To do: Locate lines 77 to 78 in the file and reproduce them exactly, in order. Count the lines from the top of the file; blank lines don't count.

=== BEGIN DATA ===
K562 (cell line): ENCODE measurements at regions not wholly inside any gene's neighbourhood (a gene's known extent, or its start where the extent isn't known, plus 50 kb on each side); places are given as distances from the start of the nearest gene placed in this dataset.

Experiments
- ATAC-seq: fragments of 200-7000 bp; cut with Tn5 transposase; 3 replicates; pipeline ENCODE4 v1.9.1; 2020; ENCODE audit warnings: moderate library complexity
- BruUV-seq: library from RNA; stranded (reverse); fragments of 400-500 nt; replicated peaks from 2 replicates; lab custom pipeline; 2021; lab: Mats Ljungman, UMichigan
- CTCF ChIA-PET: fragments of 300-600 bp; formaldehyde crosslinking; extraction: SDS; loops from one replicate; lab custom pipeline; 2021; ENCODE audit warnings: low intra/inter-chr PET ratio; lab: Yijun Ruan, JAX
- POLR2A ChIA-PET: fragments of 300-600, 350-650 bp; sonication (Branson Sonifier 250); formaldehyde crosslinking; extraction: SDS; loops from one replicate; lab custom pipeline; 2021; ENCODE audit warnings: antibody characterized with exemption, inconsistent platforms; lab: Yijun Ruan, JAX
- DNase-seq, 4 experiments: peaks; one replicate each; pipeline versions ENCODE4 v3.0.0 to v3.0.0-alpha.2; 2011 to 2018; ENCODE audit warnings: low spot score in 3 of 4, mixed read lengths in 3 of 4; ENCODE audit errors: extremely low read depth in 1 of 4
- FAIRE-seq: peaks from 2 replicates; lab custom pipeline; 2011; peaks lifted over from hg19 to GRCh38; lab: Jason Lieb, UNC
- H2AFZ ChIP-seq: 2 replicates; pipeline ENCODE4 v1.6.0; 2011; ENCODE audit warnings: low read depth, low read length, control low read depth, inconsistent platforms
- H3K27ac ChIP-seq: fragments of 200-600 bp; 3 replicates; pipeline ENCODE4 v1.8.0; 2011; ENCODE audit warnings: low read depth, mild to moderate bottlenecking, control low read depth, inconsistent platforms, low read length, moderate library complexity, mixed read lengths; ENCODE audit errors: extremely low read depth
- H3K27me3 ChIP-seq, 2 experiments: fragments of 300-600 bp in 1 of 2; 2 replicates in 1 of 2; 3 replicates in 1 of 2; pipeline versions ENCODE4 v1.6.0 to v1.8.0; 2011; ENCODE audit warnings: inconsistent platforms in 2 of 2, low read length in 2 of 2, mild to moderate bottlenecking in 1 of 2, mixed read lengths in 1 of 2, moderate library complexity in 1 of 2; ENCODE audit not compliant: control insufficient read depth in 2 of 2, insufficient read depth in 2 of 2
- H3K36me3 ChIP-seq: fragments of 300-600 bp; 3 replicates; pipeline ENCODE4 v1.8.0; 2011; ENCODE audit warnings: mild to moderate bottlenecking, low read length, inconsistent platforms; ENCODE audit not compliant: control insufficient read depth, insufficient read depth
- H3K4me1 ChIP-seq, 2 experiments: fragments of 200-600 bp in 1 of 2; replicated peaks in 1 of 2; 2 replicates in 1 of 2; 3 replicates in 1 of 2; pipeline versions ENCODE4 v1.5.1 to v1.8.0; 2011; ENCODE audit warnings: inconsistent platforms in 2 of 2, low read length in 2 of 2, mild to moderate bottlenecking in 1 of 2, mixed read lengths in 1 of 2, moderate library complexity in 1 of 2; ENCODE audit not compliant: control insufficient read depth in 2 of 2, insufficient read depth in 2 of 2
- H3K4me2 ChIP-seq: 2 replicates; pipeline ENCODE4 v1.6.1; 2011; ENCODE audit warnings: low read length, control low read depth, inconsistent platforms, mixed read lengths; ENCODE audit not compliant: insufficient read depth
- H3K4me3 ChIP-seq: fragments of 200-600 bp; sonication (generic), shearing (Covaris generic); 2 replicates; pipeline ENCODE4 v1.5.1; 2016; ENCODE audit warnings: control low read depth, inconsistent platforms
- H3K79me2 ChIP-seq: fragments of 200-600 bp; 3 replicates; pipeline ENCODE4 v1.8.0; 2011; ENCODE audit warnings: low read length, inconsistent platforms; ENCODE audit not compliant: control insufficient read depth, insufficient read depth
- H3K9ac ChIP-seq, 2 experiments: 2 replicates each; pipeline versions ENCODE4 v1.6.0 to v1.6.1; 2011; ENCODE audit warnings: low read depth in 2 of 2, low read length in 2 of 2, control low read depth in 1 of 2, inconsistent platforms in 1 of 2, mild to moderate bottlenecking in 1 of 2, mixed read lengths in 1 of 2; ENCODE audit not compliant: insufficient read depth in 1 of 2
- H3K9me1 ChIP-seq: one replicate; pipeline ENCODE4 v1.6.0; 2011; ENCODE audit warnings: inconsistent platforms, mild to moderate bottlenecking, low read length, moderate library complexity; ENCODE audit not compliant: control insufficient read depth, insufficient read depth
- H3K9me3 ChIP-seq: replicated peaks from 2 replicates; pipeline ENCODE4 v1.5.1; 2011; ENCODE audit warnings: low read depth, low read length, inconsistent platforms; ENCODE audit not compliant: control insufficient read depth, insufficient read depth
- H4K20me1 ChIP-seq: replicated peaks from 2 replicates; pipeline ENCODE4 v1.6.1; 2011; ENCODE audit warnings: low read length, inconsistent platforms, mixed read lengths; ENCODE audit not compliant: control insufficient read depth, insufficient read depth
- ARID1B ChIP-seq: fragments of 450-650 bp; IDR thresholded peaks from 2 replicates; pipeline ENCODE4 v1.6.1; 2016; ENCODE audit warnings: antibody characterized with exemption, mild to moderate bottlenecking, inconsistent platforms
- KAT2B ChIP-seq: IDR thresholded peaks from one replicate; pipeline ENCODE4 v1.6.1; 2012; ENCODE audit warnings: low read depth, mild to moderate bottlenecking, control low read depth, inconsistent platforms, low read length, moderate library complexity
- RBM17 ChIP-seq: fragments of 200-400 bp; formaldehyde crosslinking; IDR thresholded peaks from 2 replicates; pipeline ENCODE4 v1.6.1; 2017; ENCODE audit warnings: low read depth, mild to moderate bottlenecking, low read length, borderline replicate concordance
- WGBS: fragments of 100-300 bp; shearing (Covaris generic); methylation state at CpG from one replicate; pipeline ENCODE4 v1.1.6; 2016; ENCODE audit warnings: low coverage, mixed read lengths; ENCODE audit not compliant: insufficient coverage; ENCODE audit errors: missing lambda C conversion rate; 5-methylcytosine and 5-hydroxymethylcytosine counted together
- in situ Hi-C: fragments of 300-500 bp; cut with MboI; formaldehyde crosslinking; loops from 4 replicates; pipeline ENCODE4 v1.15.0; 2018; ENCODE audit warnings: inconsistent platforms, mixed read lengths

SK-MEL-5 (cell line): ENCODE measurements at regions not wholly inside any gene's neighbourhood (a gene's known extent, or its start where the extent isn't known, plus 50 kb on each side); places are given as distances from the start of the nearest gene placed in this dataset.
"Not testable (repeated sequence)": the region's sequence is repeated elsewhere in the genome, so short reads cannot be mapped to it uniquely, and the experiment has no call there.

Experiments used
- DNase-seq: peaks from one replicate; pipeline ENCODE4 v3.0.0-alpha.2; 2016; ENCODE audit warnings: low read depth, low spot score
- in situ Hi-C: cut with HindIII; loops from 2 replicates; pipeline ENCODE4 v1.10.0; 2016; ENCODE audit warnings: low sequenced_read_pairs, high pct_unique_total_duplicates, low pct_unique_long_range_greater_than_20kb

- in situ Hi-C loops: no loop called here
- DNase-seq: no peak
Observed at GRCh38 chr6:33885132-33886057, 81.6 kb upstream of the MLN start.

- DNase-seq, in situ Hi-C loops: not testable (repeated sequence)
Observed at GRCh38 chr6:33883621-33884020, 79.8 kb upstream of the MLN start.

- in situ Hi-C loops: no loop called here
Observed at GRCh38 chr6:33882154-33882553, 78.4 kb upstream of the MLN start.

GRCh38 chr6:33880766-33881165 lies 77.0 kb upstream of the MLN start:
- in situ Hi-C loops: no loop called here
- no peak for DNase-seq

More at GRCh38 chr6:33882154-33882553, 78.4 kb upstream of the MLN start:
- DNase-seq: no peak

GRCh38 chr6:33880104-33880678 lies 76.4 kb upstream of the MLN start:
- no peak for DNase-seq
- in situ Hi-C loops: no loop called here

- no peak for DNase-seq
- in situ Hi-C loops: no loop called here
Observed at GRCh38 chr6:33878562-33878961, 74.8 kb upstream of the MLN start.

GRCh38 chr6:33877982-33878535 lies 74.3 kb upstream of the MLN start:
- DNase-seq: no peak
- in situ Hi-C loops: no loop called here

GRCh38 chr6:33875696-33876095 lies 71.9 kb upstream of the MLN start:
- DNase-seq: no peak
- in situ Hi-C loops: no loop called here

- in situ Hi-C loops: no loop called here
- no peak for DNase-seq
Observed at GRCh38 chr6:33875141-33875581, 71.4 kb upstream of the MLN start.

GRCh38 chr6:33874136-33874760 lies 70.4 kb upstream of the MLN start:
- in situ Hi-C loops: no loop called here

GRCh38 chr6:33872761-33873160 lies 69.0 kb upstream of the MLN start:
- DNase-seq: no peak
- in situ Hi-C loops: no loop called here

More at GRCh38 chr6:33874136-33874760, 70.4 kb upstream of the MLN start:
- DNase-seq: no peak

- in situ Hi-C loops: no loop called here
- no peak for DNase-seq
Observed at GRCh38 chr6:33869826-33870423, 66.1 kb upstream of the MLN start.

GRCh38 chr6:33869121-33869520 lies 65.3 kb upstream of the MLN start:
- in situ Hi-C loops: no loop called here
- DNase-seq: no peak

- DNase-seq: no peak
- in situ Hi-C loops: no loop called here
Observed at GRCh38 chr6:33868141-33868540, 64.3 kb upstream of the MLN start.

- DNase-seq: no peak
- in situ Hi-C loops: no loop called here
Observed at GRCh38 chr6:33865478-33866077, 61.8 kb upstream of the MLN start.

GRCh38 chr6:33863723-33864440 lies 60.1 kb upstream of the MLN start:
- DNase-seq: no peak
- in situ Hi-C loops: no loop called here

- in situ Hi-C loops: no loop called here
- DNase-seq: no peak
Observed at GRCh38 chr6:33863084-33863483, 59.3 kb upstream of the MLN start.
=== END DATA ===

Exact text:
GRCh38 chr6:33863723-33864440 lies 60.1 kb upstream of the MLN start:
- DNase-seq: no peak